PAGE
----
Symbolism In Kate Chopin’s The Awakening

December 9, 2020 by Essay Writer

In Kate Chopin’s The Awakening, specific settings, and details further explain Edna’s day to day struggle in Creole society. The symbols are used as carriers to give an understanding of Edna’s awakening journey beyond the surface. The textual comparison and use of birds, Edna’s home life, and Edna’s infatuation with the ocean provide a deeper meaning as oppose to what the text could offer on its own. Each unique symbol is used to represent Edna’s current progress in her journey towards independence and happiness. Symbolism in Chopin’s novel elaborates on the female role in society and providing intentional comparison to leave the reader with an imprint on oppression of women.

The ocean was Chopin’s way of bringing freedom to Edna. On vacation in Grand Isle, Edna decides to swim far beyond what she typically does for the first time, “A feeling of exultation over took her… she grew daring and reckless, overestimating her strength. She wanted to swim far out, where no woman has swum before”. This scene is important to Edna’s character because her new-found capability to swim gave Edna her first genuine feeling of freedom, from here she is left to contemplate how empty she feels and the constriction she faces. Edna’s realization of her independence aids in her in later encounters throughout the work and is the driving factor in what determined Edna’s new lifestyle. Edna’s wish to “swim far out” is her desire to escape the societal expectations. Edna feels that the ocean had allowed her to express her emotions in a way she was unable to before and escape from boundaries and ideals placed on her. Edna soon embarks upon the idea that no matter what she does to free herself she will never be free of the shackles placed on her by the society she was born in, and the people in which she is connected to. The sea’s role in Edna’s development was to lead Edna to her physical freedom, when she drowned Edna had escaped her internal misery leaving her being beyond her body to be free as well. Chopin’s comparison to the sea shows us how overwhelming societal standards can be to women trying to amount to their potential.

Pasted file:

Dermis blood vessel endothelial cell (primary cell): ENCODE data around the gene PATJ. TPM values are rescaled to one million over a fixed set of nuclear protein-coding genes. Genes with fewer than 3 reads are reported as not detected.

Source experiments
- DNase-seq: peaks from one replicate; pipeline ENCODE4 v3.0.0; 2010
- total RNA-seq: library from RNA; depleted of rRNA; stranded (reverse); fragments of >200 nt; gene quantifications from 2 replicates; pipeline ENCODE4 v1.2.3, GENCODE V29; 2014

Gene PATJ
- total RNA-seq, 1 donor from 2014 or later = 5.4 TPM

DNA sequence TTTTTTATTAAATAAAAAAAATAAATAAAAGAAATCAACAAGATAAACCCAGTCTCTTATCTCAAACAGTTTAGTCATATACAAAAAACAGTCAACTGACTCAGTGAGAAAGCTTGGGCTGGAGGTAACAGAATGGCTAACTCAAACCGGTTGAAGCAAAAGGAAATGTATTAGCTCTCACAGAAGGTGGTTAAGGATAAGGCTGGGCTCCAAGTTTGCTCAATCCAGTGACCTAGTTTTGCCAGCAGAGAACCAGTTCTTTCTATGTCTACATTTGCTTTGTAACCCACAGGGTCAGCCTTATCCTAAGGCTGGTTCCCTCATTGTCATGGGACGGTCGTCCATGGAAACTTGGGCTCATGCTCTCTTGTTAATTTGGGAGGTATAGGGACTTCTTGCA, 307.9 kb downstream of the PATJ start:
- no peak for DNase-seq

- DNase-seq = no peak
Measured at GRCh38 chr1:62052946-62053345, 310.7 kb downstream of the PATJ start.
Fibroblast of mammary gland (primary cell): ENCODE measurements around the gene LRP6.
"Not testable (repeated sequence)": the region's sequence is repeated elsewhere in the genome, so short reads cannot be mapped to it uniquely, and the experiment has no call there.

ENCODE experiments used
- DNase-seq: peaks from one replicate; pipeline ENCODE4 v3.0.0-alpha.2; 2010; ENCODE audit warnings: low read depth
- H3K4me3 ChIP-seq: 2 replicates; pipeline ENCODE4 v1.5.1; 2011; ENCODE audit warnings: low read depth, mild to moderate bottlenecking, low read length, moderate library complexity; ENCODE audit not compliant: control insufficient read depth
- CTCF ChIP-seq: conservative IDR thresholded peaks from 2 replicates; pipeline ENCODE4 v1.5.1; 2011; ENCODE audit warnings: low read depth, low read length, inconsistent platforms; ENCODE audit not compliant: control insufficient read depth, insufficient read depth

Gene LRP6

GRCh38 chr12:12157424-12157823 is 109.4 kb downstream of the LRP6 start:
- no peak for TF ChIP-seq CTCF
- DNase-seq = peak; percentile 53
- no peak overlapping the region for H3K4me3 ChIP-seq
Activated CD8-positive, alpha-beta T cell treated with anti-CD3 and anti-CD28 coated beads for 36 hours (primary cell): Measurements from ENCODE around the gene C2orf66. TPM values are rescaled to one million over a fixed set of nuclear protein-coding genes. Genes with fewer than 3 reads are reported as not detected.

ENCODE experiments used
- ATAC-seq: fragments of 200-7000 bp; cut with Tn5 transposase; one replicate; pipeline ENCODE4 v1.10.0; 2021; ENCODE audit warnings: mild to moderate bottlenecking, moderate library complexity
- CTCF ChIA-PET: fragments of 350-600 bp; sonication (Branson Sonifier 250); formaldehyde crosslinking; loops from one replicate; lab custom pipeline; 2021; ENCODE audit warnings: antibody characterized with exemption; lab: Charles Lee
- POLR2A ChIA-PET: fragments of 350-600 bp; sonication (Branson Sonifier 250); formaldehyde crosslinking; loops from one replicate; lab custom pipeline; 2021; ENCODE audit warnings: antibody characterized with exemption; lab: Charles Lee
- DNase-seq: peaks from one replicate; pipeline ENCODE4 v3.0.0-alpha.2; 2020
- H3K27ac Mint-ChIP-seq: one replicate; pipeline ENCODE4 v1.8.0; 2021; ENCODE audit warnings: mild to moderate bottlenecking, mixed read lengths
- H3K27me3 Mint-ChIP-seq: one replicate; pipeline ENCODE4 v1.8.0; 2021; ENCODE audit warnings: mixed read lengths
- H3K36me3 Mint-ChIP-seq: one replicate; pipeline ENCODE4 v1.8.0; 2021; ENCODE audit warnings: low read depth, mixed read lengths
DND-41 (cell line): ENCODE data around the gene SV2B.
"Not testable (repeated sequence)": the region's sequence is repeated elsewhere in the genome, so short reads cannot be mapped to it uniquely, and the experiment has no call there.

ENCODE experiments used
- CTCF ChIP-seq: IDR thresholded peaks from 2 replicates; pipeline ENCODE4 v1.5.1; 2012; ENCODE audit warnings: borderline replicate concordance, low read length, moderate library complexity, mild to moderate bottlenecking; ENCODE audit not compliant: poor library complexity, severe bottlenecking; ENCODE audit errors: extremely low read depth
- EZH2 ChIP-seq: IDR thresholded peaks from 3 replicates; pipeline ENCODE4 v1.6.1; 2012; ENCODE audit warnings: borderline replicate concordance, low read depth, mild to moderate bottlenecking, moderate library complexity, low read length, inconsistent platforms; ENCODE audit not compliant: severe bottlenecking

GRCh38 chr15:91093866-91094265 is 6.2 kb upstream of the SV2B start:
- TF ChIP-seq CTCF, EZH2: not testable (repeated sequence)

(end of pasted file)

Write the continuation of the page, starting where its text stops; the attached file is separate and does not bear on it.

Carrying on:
Multiple bird imageries throughout the novel symbolize women confinement. In the society Edna exists in, women are confined by gender roles. The caged parrot is representative of Edna’s experiences in the sense that, the bird has no way to communicate or way to be understood by those around her. An example of this comparison is Mr. Pontellier’s inability to understand Edna and is also symbolic of how Edna is isolated. Another way to interpret caged birds in the Awakening is how caged birds are used as decoration. This is an interpretation on how women were viewed as ornamental items without any substance, standards or needs in the Victorian Era. Just as Edna isn’t much appreciated by her husband, and is only there to fulfill the duties of a wife and mother in the Creole society. “The bird that would soar above the level plain of tradition and prejudice must have strong wings”, suggests the difficulty women would have to encounter to break society’s ideals and to be looked at as more than a possession, or object to be held by expectation. In the quote “A bird with a broken wing was beating the air above, reeling, fluttering, circling, disabled down, down to the water”. The bird is representative of the state Edna was in. Edna began strong on her path to finding herself and as she progressed towards the end she was wounded (due to the realization she couldn’t ever live the life she truly wanted) and could no longer fly, ultimately succumbing to the ocean just as the bird did.

The final symbol used in the Awakening is the symbolism the places that Edna had choses to reside in. The houses are a mirroring reflection of Edna’s mental state throughout her character progression. In Grand Isle is the embodiment of the societal expectation for Edna to care more for her family more than herself. The narrator expresses “In short Mrs. Pontellier was not a mother woman. The mother woman seemed to prevail that summer at Grand Isle. It was easy to know them — they were women who idealized their children, worshipped their husbands and esteemed it a holy privilege to efface themselves as individuals and grown wings as ministering angels”. Unlike the majority of woman on the island, Edna isn’t tied with her duties as a mother or as a wife. Edna is confined by expectation placed upon her, while surrounded by woman who completely resembles the societal standard. The key house during the novel is Edna’s pigeons house. The pigeon house gave Edna comfort and freedom that the previous houses never provided for her. While in in the pigeon house Edna has a newfound strength, this is shown when Edna had kissed Arobin, previously at her old home, she felt reproach. When Edna engages with Arobin at the pigeon house Edna is no longer is filled with regret with her infidelity. The freedom she experiences allows her to recognize the control she can have over her life, this is Chopin’s way of showing the audience that mental state is also dependent physical surroundings and reminders.

Edna’s transformation from submissive, to a rebellious woman of the Creole society is portrayed through the many symbolic notes in The Awakening. Chopin uses the novel to criticize the societal views placed on woman throughout the Victorian Era. Chopin uses Edna as a vessel to express how women are confined and held to standards that are constricting and provide women with a context of female revolution.

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